The attack took place just after 3am, while Pakistani and Afghan drivers waiting to deliver fuel to the US base at Kandahar airport were sleeping, said General Muslim Ahmed, the local Afghan military commander. No American soldiers were injured.
One of the injured drivers, Sher Alam, told The Associated Press he was woken by the initial blast and ran for his life.
"I was sleeping at the time and suddenly I heard an explosion. When I woke up there was a huge fire engulfing the fuel tanker near mine. We all ran away and there were more explosions," said Alam, whose feet and hands were injured by flying debris.
Tight security measures mean long waits for drivers delivering fuel to US bases in Afghanistan. Alam said he had been sleeping in his truck for 10 days waiting his turn to enter the base.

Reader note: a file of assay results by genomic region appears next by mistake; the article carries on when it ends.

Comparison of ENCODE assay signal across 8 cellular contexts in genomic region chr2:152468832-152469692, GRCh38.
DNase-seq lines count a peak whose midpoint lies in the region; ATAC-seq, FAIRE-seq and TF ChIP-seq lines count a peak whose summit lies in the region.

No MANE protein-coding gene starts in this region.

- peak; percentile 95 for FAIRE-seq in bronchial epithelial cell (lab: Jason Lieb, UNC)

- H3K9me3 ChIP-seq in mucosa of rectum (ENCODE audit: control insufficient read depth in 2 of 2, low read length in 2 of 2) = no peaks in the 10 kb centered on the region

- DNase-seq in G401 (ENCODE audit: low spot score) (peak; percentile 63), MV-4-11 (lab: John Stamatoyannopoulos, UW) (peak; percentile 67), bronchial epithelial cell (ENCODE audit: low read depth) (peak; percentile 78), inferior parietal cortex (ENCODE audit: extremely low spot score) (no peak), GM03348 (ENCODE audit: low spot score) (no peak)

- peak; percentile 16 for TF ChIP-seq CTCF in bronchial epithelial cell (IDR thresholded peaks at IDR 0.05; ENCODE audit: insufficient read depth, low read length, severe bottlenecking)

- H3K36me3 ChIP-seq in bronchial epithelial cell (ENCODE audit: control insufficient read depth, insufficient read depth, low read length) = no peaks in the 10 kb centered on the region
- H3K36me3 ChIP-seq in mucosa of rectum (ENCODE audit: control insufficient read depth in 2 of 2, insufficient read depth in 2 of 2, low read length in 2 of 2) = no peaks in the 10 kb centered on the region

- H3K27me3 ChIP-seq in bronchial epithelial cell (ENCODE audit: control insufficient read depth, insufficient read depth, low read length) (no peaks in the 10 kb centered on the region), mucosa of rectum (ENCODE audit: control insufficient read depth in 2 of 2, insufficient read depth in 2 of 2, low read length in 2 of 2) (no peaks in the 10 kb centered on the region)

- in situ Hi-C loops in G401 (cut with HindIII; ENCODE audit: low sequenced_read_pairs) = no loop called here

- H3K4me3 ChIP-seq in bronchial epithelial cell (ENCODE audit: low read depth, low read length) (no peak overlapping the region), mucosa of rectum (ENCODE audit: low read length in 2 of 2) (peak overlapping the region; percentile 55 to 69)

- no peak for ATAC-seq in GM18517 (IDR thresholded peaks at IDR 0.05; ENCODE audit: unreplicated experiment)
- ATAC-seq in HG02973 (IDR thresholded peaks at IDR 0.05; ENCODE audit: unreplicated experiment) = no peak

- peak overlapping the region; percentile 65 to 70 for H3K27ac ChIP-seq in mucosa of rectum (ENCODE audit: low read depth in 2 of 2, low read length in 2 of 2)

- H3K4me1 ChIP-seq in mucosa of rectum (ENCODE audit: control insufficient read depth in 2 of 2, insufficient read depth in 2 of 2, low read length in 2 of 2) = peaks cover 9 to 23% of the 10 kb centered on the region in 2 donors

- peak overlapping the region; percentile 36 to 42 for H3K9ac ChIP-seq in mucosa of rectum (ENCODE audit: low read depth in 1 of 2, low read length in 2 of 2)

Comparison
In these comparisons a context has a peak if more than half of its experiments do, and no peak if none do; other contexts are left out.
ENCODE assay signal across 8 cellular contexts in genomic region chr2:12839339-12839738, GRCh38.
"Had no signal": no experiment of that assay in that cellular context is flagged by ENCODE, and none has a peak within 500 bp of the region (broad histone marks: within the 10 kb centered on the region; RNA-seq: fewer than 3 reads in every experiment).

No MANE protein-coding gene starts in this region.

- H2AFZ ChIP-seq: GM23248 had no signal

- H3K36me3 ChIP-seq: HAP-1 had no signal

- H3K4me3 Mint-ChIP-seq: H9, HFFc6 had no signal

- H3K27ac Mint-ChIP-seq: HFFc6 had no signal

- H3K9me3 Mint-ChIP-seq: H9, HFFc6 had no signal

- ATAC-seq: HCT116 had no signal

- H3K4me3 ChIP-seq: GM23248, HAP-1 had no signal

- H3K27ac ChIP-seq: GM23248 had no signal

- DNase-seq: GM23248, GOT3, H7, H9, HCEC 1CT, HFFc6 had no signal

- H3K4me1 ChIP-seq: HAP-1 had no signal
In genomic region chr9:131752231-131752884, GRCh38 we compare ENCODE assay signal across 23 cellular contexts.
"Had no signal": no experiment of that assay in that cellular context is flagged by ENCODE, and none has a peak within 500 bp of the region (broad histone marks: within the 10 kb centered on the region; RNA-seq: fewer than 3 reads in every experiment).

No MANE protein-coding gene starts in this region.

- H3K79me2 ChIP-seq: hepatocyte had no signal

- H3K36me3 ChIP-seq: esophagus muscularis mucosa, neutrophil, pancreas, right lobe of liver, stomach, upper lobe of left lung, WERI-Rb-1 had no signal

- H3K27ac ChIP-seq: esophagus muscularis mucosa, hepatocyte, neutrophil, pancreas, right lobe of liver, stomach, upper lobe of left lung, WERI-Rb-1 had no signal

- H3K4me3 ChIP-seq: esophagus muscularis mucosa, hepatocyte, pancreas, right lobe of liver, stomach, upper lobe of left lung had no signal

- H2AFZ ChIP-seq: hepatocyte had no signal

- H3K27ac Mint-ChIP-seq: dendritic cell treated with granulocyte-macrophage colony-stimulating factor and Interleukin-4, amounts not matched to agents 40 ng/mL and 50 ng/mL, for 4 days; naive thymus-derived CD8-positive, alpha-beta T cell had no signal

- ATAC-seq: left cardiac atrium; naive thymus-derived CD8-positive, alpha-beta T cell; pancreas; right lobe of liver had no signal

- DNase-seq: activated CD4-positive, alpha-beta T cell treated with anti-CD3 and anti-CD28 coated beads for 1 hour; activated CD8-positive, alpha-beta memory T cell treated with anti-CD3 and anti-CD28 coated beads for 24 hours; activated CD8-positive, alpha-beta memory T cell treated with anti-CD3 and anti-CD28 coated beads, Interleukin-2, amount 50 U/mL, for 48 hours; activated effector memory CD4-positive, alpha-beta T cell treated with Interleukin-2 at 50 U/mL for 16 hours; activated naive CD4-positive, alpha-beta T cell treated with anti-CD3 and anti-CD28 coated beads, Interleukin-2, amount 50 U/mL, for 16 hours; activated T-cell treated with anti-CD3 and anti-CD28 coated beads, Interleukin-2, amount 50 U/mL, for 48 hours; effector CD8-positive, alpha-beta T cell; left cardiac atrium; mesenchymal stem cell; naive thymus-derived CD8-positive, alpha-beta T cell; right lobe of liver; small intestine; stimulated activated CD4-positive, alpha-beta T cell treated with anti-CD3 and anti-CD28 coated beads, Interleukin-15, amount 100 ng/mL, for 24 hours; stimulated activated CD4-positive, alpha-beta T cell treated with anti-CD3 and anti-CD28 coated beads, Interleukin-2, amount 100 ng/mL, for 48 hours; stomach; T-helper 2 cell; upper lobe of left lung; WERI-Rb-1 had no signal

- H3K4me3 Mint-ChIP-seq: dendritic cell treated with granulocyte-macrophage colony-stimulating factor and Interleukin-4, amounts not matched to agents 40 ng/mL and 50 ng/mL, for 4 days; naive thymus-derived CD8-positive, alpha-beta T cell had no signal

Ahmed said American troops arrived shortly after the blasts to put out the fire. No arrests were made, but suspicion fell on the insurgents.
"The Taliban perpetrated this terrorist activity," the general said.
By midmorning on Sunday, black smoke still billowed from the charred hulls of the tankers.
Taliban rebels have kept up attacks, particularly in the south, but have failed to launch any major uprising in recent months.
On Saturday, the top US general in the country predicted they might try to pull off a "high-visibility attack" in an effort to reverse their waning fortunes.
Lieutenant General David Barno said the future was against them and predicted the insurgency would be nearly destroyed within 12 months.